Music producer Joey Carbone talks about Jpop
Joey Carbone’s list of achievements is certainly quite impressive – composer, music producer, arranger, keyboardist, vocalist, adviser to Avex Music Publishing and Sony Music Entertainment, vice principal of Jikei Gakuen.
Born in Brooklyn, Carbone has been coming to Japan for 30 years. During that time, he has composed or produced more than 1,000 songs recorded by Japanese singers such as SMAP, Morning Musume, Arashi, KAT-TUN, Hiromi Go, Akiko Wada, Crystal Kay and many more. In the States, Carbone has played keyboards for Kiki Dee & Elton John, Rick James, The Righteous Brothers, Eric Carmen, Rod Stewart, Cher, Air Supply, Andy Gibb, Bette Midler and others. He was the music director and theme composer for nine years for the hit television series “Star Search,” and arranged, produced, conducted and played piano for then-budding performers Britney Spears, Christina Aguilera, Beyonce, Alanis Morisette, Leanne Rimes, Justin Timberlake and others.He has more than 100 Platinum and Gold record awards. And those are only some of his achievements. These days, the energetic and affable Carbone spends about half his time in Japan and half in LA
What do you think of the musical talent in Japan?
I am impressed with young talent in Japan. They are creating their own stuff. I have signed several students from the schools to both Avex and Sony and we have been able to create quite a few hits with them. It’s one of the things that I really love doing because I feel that it is my responsibility now to give something back to the younger generation. I know what they are going through, what they are dreaming of. I want to help them to achieve their dreams, and to prepare them for the rejection that they will often have to face.
A lot of non-Japanese people often insult J-Pop. Why do you think this is?
Yes, I know. I read their comments on Japan Today. J-Pop is just another genre of music. You can’t compare AKB48 with Aretha Franklin, or SMAP with Eric Clapton. But the Japanese don’t pretend to. J-Pop is just another form of entertainment. I happen to be a big fan of J-Pop and have an extensive collection at home. I love their melodies. Current American music is often void of melody and based on groove and vocal ability.
I go to Johnny’s Jimusho shows and am totally impressed with the package – the music arrangements, quality of songs, production of stage show, danceability and how hard those boys work. SMAP are personalities, they are entertainers. They’re doing what they are supposed to do.
When did your association with Johnny Kitagawa start?
I had written and produced a song in 1985 for a Honda scooter television commercial. It was subsequently released as a single and went to become #1 on the Oricon International chart sung in English by an American singer. Then Johnny heard it and thought it would be a good match for his group Shibugakitai. Their Japanese version hit #1 on the Oricon domestic chart. I attended a Shibugakitai press junket in San Francisco and Johnny asked to meet me next time I was in Tokyo. So I did and gave him a CD with some of my songs. He recorded 12 of them with his new group Shonentai. Since then, we have become close friends and I have written more than 100 songs for various Johnny’s artists. Johnny is truly a genius, as evidenced by his incredible success record and his two Guinness Book awards this year.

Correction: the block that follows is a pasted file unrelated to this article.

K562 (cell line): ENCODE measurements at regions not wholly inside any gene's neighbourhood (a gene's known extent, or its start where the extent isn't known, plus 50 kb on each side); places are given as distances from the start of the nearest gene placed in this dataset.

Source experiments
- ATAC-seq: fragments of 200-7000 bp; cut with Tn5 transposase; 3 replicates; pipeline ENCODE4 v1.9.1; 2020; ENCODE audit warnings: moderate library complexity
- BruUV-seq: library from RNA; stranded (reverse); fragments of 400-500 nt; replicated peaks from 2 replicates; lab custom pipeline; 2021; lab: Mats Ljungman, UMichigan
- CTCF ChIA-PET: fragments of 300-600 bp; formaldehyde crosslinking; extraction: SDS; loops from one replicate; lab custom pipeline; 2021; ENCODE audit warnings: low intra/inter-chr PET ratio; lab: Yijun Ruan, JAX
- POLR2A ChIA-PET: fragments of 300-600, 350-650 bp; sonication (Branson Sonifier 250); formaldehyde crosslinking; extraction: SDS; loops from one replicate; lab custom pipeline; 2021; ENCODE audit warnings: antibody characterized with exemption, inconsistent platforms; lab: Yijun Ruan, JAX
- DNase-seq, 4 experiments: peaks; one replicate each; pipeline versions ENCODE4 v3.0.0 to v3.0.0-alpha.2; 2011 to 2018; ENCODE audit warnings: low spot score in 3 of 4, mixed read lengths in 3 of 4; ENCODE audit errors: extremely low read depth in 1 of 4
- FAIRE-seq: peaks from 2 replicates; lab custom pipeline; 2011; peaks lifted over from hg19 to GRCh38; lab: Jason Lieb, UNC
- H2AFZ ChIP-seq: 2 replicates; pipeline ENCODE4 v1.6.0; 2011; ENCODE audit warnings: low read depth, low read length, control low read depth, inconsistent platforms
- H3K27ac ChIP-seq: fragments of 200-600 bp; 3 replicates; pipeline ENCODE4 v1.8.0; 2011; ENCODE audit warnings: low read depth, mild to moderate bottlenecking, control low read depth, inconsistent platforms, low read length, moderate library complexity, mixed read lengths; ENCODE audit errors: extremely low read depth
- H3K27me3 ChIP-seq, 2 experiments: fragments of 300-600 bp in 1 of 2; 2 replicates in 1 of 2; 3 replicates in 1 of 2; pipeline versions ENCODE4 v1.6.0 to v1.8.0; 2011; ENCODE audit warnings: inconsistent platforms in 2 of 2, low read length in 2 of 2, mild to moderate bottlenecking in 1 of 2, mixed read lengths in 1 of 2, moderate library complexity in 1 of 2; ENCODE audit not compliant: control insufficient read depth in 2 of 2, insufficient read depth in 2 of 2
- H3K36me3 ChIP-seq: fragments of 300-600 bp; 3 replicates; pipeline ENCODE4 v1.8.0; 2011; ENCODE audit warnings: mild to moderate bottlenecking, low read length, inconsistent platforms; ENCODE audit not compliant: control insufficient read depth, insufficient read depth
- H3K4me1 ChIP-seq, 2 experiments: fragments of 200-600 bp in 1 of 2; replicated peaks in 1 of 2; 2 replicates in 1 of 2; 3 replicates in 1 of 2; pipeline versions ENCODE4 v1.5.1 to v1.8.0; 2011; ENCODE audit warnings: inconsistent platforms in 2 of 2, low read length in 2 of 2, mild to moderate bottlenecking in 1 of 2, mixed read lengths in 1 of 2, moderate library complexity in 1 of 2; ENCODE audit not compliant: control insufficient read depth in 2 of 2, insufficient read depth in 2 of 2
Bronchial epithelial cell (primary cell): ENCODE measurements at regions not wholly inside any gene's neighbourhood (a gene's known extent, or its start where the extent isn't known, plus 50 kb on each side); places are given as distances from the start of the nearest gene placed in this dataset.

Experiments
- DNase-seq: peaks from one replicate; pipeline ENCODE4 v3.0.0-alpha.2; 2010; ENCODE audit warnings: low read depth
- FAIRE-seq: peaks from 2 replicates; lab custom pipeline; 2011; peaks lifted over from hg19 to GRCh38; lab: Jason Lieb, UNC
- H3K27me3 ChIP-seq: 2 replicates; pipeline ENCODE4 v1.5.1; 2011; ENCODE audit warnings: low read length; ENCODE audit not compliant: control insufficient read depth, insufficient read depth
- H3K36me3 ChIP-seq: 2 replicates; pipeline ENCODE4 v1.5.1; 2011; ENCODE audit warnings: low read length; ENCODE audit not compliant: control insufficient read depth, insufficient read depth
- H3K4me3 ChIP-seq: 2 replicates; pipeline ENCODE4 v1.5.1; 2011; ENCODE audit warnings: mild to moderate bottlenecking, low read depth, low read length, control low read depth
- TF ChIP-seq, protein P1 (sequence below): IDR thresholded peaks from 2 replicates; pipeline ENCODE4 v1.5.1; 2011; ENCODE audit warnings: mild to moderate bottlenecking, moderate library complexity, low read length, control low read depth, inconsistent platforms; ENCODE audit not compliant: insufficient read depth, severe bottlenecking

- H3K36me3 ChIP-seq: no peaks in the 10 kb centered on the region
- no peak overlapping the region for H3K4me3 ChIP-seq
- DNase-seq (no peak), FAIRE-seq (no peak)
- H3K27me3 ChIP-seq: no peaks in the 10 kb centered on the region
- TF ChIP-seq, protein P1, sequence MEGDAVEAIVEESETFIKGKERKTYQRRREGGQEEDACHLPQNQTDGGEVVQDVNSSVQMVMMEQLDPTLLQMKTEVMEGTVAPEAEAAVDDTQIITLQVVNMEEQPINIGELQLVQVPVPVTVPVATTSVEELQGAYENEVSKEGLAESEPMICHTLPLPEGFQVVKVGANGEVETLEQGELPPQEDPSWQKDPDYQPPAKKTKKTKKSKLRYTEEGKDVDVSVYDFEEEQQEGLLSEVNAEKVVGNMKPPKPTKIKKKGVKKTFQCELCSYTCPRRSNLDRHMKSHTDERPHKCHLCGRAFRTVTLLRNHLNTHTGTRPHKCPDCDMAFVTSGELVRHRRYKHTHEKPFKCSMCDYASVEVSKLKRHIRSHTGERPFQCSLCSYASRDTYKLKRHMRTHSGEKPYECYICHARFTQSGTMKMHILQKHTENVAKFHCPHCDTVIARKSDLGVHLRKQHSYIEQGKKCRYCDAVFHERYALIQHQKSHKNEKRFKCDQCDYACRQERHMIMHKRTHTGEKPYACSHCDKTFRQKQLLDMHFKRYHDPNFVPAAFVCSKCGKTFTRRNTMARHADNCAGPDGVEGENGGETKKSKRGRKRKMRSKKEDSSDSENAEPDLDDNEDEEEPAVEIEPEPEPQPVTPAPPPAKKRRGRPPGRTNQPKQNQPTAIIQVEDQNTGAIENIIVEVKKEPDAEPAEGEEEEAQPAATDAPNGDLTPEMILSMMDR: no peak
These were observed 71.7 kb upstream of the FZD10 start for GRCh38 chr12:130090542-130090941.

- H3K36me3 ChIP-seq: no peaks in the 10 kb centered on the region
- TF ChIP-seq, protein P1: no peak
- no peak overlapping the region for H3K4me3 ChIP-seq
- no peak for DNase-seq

Your tally for the Japanese market must be quite high.
I have composed or produced more than 1,000 songs for the Japanese market but that includes American artists for Japan as well. Except for songs written by the Beatles, I think I have written more songs than any other foreign composer, that have been recorded by Japanese artists.
Why aren’t Japanese singers successful in the American market?
Language plays a big part. It doesn’t sound believable if they sing in English that they have learned phonetically. Sometimes the artist management companies in Japan, which have all the power, only want to use songs they can control the rights of, and those songs may not work in America. Sometimes the artist tries to imitate instead of being original. It also takes a tremendous commitment of time, money and energy to penetrate a market like America, and you would have to compete with the best of the best.
I have seen some great artists in Japan with potential. For example, I have produced six songs for Crystal Kay, and she is one of the best singers in the world. Also, her English is flawless, she is a great dancer and beautiful. I think she would have a great chance! On the other hand, I was disappointed when Hikaru Utada’s album was released in America. Her English was perfect but the album didn’t have the same soul or feeling in it as her Japanese CDs. I guarantee that probably some American record executive changed the direction of the music to make it more appropriate for the American market. It ended up sounding contrived.
Another reason, I’m sorry to say, is that there are probably discrimination factors involved. I think the American market mostly wants American, British and an occasional Australian or Swedish artist. I hope it will change in the near future.
How are social media changing the business?
Social media is changing the business. It’s a big shot in the arm. But the Internet has been a double-edged sword. It has severely hurt the music business due to illegal downloading and file-sharing. On the other hand, it has given many artists the ability to promote themselves.
Article is long . I just post the highlights of his invterview. You can read the whole article at source: japantoday